- A normalized HSM signal amplitude of approximately 0.4 is observed in the case of no sample between PCA and RCW.
- By moving the sample into the THz beam path a region of no transmission is observed.
- A surprisingly high signal of around twice the amplitude according to (I) is found at the position, in which the center of the PCA and sample are congruent.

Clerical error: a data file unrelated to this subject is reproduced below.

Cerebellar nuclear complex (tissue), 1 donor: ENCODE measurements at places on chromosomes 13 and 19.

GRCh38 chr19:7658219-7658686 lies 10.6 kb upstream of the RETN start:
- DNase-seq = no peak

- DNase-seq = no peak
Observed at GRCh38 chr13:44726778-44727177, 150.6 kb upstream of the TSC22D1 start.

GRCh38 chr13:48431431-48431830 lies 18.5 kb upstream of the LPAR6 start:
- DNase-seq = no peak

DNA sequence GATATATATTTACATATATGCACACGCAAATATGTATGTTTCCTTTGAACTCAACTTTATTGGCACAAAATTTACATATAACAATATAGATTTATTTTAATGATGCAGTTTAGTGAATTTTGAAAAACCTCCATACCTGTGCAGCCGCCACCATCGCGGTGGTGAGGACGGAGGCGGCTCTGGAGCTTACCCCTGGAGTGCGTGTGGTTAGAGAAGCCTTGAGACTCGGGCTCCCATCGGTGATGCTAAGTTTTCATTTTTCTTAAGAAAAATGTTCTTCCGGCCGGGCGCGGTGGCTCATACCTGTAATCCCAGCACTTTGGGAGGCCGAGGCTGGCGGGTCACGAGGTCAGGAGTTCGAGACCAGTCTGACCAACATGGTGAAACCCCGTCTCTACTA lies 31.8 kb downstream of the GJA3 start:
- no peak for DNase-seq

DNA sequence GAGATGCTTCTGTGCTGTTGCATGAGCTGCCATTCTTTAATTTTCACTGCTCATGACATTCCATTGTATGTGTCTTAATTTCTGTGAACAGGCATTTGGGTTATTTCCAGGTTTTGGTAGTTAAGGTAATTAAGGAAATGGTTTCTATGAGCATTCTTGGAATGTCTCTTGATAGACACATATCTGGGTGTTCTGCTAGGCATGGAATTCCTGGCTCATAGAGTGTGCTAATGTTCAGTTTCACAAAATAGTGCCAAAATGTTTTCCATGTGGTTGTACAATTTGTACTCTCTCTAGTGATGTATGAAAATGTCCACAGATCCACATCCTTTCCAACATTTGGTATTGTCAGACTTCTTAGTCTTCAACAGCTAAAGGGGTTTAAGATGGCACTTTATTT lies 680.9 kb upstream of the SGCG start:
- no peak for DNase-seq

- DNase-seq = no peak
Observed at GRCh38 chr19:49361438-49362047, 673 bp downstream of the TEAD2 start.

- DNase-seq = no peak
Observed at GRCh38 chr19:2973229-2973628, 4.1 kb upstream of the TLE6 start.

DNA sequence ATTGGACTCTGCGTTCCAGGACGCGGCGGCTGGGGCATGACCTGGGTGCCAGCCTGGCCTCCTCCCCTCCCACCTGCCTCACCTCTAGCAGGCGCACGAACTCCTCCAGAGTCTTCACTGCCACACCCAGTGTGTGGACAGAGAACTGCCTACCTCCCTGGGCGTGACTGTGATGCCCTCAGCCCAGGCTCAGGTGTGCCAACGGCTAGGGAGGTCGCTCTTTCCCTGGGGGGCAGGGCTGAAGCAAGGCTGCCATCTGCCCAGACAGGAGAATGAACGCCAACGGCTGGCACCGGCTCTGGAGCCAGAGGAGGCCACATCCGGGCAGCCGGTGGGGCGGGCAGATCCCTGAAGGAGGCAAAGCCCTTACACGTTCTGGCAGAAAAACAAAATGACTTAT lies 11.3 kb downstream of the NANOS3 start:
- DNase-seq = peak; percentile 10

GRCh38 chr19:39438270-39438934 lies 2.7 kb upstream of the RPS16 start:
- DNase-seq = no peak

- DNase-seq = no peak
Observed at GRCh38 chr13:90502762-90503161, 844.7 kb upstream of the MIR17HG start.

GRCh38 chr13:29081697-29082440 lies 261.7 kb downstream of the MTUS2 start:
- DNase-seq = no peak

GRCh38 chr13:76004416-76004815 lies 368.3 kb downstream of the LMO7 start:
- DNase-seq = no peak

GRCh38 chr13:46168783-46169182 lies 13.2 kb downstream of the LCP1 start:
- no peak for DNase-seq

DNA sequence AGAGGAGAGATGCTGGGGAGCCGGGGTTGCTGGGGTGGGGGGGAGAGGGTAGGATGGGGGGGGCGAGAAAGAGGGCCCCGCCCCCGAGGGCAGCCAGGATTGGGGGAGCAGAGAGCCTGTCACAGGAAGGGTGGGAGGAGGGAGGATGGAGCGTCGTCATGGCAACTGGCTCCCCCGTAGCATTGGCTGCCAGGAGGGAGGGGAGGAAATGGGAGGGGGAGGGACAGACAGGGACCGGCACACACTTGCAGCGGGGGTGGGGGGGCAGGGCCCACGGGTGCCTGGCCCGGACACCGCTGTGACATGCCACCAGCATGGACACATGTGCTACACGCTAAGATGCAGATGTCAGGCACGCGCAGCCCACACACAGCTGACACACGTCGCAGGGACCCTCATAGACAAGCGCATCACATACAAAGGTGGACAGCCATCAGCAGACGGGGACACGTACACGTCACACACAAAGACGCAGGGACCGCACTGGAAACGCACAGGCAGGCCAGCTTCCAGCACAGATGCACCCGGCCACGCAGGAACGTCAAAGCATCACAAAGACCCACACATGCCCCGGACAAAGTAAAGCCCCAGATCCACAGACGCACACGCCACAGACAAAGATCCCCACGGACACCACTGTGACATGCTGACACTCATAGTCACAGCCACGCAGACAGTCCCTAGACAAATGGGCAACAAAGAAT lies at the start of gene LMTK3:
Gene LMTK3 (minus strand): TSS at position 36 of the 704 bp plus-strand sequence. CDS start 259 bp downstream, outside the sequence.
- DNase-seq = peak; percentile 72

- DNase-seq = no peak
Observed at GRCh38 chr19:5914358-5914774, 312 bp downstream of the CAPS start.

Coming from the well established x-ray tomographic imaging, the measured projections of the Teflon cylinder showing these three regions appear unusual, since a smooth attenuation of the signal depending on the thickness of the Teflon cylinder is expected when moving it into the terahertz beam path . As x-rays only experience a small refraction at boundary surfaces, the path from the source of the radiation to the detector can be approximated as a straight line. Hence, the measured signal amplitude at the detector only depends on the attenuation of the sample between source and detector. In contrast, optical effects like refraction and diffraction play an important role for terahertz radiation [22, 23]. Therefore, the experimental set-up from Fig. 1 is studied by ray tracing using the software ZEMAX in the non-sequential mode. The investigated geometrical set-up is depicted on the left side of Fig. 4 for different displacements of the Teflon cylinder filled with α–Lactose, representing the regions (I), (II) and (III). The source is a circular Gaussian source with a radius of 4 mm followed by a paraxial lens with a focal length of 21 mm. The sample is modeled by two cylinders with refractive indices of 1.44 (Teflon)  and 1.79 (α–Lactose)  and are displaced in x-direction. At a distance of 40 mm from the source a mirror back-reflects the calculated rays to the detector, which is located at the source position. By summing up the total power of the incident rays at the detector for different x-positions of the Teflon cylinder, one projection of the cylinder is simulated. The projection is shown on the right side of Fig. 4. The intensity has been normalized with respect to the maximum calculated intensity at the detector and is shown over a total displacement of 26 mm in 1 mm steps. As in the experimentally obtained data, the simulated projection exhibit the same three regions.